The Past Pulse Of Mainstream Country Music [November 1991]

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This is the Past Pulse Of Mainstream Country Music. Each week, I take a look at the Billboard Country  Airplay Chart from years ago and grade the top 30 songs. Each week will be a different year. The grading format I use each week is every song will receive one of the following scores: +5, +4, +3, +2, +1, 0, -1, -2, -3, -4, -5. These will then be tallied up for an overall score, or pulse of the past top 30 songs, with the highest possible score being a +150 and the lowest possible score being a -150. The grade I would give it determines its Pulse score. The grading key: 10 [+5], 9[+4], 8[+3], 7[+2], 6[+1], 5[0], 4[-1], 3[-2], 2[-3], 1[-4], 0[-5].

The goal of this exercise is to evaluate the past pulse of mainstream country music and determine if it was better or worse compared to now. To see the full list of the top 30 country airplay songs for this week, click here. This week I will take a look at the top 30 songs of the Billboard Country Airplay Chart from November 9th, 1991.

  1. Alan Jackson – “Someday” +4
  2. Travis Tritt – “Anymore” +3
  3. Keith Whitley & Earl Thomas Conley – “Brotherly Love” +4
  4. Garth Brooks – “Shameless” -2 [Worst Song]
  5. Trisha Yearwood – “Like We Never Had A Broken Heart” +3
  6. Patty Loveless – “Hurt Me Bad (In A Real Good Way)” +3
  7. Marty Stuart – “Tempted” +1 (Love Marty, and the production was cool and different for 90’s country, but the lyrics aren’t great)
  8. Alabama – “Then Again” +2 (I like the restrained production here)
  9. Lorrie Morgan – “A Picture Of Me (Without You)” +3 (Solid George Jones cover)
  10. Joe Diffie – “New Way (To Light Up An Old Flame)” +2
  11. Randy Travis – “Forever Together” +2 (Not his best but still good)
  12. Ricky Van Shelton – “Keep It Between The Lines” +4
  13. Billy Dean – “You Don’t Count The Cost” +3
  14. George Strait – “The Chill Of An Early Fall” +4 [Best Song] (One of my favorites of his)
  15. Pam Tillis – “Put Yourself In My Place” +3 (Interesting production. I like the dobro)
  16. Reba McEntire – “For My Broken Heart” +4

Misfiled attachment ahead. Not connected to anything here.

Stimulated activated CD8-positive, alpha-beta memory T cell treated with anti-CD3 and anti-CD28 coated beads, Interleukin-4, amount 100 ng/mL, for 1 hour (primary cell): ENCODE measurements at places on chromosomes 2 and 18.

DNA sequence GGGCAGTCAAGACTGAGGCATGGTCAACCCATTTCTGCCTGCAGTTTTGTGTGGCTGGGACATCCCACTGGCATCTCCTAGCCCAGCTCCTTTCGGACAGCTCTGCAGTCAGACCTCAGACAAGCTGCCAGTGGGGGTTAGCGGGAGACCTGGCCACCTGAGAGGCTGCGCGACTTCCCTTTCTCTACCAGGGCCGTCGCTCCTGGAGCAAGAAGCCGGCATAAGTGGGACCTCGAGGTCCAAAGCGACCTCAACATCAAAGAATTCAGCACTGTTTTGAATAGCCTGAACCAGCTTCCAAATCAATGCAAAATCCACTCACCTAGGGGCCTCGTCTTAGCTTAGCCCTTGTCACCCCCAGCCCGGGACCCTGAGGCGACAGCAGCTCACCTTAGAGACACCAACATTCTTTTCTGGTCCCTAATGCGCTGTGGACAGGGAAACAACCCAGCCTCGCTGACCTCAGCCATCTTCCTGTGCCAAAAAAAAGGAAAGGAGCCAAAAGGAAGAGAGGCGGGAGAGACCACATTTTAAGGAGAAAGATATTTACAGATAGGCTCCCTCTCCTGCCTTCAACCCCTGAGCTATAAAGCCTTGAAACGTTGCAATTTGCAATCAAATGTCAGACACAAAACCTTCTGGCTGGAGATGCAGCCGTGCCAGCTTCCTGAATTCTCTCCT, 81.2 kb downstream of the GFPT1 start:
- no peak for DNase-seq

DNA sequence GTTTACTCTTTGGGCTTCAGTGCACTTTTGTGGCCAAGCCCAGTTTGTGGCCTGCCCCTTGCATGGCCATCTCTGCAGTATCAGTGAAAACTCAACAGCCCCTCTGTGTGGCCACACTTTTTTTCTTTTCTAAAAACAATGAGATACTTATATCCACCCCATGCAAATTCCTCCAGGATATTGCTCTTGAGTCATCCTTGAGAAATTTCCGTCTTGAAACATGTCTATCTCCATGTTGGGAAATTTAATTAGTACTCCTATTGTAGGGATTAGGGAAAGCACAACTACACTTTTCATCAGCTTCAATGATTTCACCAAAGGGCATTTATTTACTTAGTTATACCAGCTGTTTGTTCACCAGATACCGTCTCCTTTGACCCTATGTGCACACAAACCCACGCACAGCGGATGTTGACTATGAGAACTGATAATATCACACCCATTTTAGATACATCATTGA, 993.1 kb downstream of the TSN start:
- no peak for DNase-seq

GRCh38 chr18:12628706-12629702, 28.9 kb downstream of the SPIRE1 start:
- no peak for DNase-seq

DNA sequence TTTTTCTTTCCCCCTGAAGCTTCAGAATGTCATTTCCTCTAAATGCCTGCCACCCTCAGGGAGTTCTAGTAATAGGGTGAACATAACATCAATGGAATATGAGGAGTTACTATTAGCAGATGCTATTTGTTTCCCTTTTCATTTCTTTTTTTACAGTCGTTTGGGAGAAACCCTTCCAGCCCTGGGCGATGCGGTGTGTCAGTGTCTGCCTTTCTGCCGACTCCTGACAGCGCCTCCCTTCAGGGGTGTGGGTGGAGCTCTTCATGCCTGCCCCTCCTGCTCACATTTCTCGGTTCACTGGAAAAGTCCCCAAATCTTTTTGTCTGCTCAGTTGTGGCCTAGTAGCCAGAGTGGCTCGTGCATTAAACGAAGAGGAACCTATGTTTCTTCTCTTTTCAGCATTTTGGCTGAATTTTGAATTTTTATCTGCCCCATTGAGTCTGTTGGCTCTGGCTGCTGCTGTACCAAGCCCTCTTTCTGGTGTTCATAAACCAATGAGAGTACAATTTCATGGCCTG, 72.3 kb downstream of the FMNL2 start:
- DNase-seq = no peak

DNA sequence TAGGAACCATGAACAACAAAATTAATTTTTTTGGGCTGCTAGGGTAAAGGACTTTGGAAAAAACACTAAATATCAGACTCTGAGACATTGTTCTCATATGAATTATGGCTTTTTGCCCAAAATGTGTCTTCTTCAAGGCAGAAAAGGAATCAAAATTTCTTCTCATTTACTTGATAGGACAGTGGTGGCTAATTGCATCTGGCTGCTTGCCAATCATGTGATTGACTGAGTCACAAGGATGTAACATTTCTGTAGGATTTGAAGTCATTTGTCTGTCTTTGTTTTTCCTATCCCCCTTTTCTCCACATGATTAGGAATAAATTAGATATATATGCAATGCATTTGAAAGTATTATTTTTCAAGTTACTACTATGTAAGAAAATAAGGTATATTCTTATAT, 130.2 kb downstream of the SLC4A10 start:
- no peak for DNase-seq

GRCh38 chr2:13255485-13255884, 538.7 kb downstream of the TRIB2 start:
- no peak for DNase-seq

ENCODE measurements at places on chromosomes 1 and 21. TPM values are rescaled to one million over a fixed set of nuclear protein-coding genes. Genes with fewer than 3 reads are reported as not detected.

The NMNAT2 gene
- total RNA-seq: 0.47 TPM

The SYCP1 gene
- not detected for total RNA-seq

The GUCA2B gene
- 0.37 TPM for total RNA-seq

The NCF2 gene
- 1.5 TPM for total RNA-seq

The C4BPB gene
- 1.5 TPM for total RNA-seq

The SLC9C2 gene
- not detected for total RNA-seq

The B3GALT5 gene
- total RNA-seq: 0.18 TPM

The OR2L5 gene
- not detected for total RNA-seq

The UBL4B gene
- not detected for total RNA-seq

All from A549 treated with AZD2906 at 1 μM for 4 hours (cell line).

17. Little Texas – “Some Guys Have All The Love” +1 (Hook is a little corny for my tastes)
  18. Dwight Yoakam – “Nothing’s Changed Here” +3 (Dwight always delivers)
  19. Davis Daniel – ‘For Crying Out Loud” +2 (Don’t care for his voice that much)
  20. Clint Black – “Where Are You Now” +3
  21. Suzy Bogguss – “Someday Soon” +4
  22. Diamond Rio – “Mirror Mirror” +3
  23. Vince Gill – “Look At Us” +3
  24. Conway Twitty – “She’s Got A  Man On Her Mind” +3
  25. Lionel Cartwright – “Leap Of Faith”+1
  26. Brooks & Dunn – “My Next Broken Heart” +2
  27. Restless Heart – “You Can Depend On Me” -1 (Too cheesy for me and that falsetto is just….oof)
  28. Sawyer Brown – “The Walk” +3
  29. Steve Wariner – “Leave Him Out Of This” +3
  30. Doug Stone – “I Thought It Was You” +3 (It’s cheesy, but I like the sound enough to bump it up)

The Past Pulse Of Mainstream Country Music: +76

We usually have good weeks, but honestly there was a lot of true quality on this chart. There were A LOT of ballads which makes sense given the time of year. All in all I’m very happy with this chart.

As always, if you have any questions as to why I gave a song a certain grade feel free to ask me. Also, let me know what you guys think of the chart in the comments!

Country Perspective’s Best Music Reviewed in September

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This is the monthly recap post of all the great music we reviewed on the blog in case you missed it or just came across our humble, little blog. So check this music out if you haven’t already.

10/10

Songs:

Artists of Then, Now & Forever – “Forever Country”

 

9/10

 

8/10

Albums:

Cheryl Desere’e – Cheryl Desere’e

Whiskey Myers – MUD

Dwight Yoakam – Swimmin’ Pools, Movie Stars…

Album Review – Dwight Yoakam’s ‘Swimmin’ Pools, Movie Stars…’